Okay time for the daily standup. I hurriedly update the project management tool with the thing I finished yesterday while I wait for everyone else to call into the meeting. Everyone on my team at the client site tells us how they didn’t get anything done the day before because they were in meetings all day. I silently scold myself for being annoyed that I have this 15 minute standup as I remember how much worse it can be. When it is my turn, I tell the project manager that I finished working on my thing yesterday. They pat me on the head. We discuss what I should work on next. The meeting continues as other team members give their status.

Now, with that over, I check Slack to see where people are going to lunch. I make sure to add a reaction with the emoji which most closely resembles food served there. Great way to get a count of who is all going without endless threads of “me too thanks.” Mondays are wings, Fridays are cheese steaks and Omni usually buys pizza or subs for Wednesday meetings. I tell myself I should go out to lunch less often but after a stressful hour of work in the morning I deserve to get away from my desk and shoot the breeze with coworkers for a while.

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After lunch is when I’m most productive. From 1 to 4 I’m usually pretty plugged in, listening to some gapless EDM album that doesn’t have vocals to distract me. I go through the standard software development paces of trying something, Googling the error message, reading the GitHub issue or StackOverflow answer, applying the fix, lather, rinse, repeat. Typically with projects at Omni I find myself on the former more often than the latter. I have been fortunate enough to be working with pretty new technology (Angular 2, ASP.NET Core on Docker) and the transparency and collaboration with the developers of a given library that GitHub allows is fantastic. Also, by working with all of these alpha libraries, I get some contributions into popular repositories to pad my imaginary internet points on StackOverflow and GitHub.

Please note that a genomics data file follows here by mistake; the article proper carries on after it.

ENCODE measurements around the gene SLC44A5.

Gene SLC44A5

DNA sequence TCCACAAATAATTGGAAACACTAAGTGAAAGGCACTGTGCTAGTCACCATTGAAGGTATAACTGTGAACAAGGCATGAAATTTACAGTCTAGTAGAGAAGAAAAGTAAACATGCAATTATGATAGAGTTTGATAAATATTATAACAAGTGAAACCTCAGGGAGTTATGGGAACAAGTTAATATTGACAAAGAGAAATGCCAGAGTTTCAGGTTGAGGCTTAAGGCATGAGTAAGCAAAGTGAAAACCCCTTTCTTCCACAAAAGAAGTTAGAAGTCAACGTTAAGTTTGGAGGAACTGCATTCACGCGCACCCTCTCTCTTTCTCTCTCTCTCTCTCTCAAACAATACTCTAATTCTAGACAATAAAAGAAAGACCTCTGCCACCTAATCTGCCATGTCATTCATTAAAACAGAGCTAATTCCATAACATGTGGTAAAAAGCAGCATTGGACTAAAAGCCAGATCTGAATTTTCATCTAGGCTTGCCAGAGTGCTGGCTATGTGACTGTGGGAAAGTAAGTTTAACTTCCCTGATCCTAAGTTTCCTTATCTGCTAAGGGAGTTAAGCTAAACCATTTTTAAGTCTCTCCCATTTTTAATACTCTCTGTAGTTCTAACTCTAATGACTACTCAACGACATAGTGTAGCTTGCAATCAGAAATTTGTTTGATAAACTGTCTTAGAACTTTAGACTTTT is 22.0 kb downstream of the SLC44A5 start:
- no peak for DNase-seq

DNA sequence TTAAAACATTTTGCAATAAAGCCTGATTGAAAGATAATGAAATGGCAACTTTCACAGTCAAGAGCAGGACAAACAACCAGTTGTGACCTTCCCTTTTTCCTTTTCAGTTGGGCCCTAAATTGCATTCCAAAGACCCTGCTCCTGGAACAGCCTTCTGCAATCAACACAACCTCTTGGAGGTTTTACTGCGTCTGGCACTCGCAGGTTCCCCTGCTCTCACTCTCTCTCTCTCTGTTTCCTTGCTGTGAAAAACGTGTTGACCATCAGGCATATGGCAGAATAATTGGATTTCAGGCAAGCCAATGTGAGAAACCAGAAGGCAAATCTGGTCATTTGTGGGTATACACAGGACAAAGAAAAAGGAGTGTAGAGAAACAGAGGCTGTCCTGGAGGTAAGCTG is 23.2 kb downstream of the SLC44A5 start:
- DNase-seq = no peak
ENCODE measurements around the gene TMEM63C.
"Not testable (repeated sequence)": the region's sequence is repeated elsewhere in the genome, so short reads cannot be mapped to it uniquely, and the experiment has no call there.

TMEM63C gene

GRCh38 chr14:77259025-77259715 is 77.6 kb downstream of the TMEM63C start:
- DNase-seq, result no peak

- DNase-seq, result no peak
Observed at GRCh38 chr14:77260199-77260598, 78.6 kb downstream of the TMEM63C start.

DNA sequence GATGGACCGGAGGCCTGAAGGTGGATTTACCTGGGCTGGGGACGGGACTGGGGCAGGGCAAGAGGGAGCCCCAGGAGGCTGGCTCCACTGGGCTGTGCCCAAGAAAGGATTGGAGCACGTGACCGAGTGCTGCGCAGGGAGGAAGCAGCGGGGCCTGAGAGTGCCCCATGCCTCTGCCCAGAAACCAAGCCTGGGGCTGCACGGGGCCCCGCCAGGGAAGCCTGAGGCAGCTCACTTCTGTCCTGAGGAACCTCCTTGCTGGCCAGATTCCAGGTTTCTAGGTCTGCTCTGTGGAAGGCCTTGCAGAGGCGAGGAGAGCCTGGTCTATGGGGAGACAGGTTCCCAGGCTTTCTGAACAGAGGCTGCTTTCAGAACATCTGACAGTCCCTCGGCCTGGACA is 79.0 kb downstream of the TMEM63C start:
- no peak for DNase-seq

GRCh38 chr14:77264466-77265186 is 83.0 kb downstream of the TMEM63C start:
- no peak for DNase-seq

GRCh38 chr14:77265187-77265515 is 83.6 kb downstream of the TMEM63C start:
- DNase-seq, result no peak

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Depending on how my work is going and what else I have going on in life determines how late I stay. If I’m “in the zone” I tend to stay later than if I have been beating my head against an issue all day with no hope in site. In these cases, I find that getting some time away from the issue can be just as helpful as sitting and working on it and I will often have a solution in my head by the time I get home. Alternatively, spending some time playing Golden Tee or NBA Jam on the MAME machine works just as well.

Once I’m done with work I pretty much do whatever I want. Now that I spend a minimum of 40 hours a week working on software development, the time I spend on software projects at home has decreased significantly. On the plus side, because of the experience I build during work hours, I tend to be much more effective when I work on side projects.

In the end, software engineering evolved out of a hobby for me, and to be able to make a living off of it is great. The culture at Omni is very laid back, even by tech company standards; and, while the job requires a constant willingness to learn, it is very rewarding to know that there are projects that you have worked on being used in production by many different people at many different companies.

 

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Kevin Brey

About Author Kevin Brey

Kevin Brey is a Software Engineer at Omni. He is a full stack developer, experienced in AngularJS, Typescript, C#, and Docker. Kevin graduated from the University of Wisconsin–Platteville with a B.S. in Software Engineering. In his free time, he enjoys contributing to open-source software and tinkering with embedded IoT systems as well as less constructive activities such as playing disc golf, ultimate Frisbee, paintball, fantasy football, and classic video games.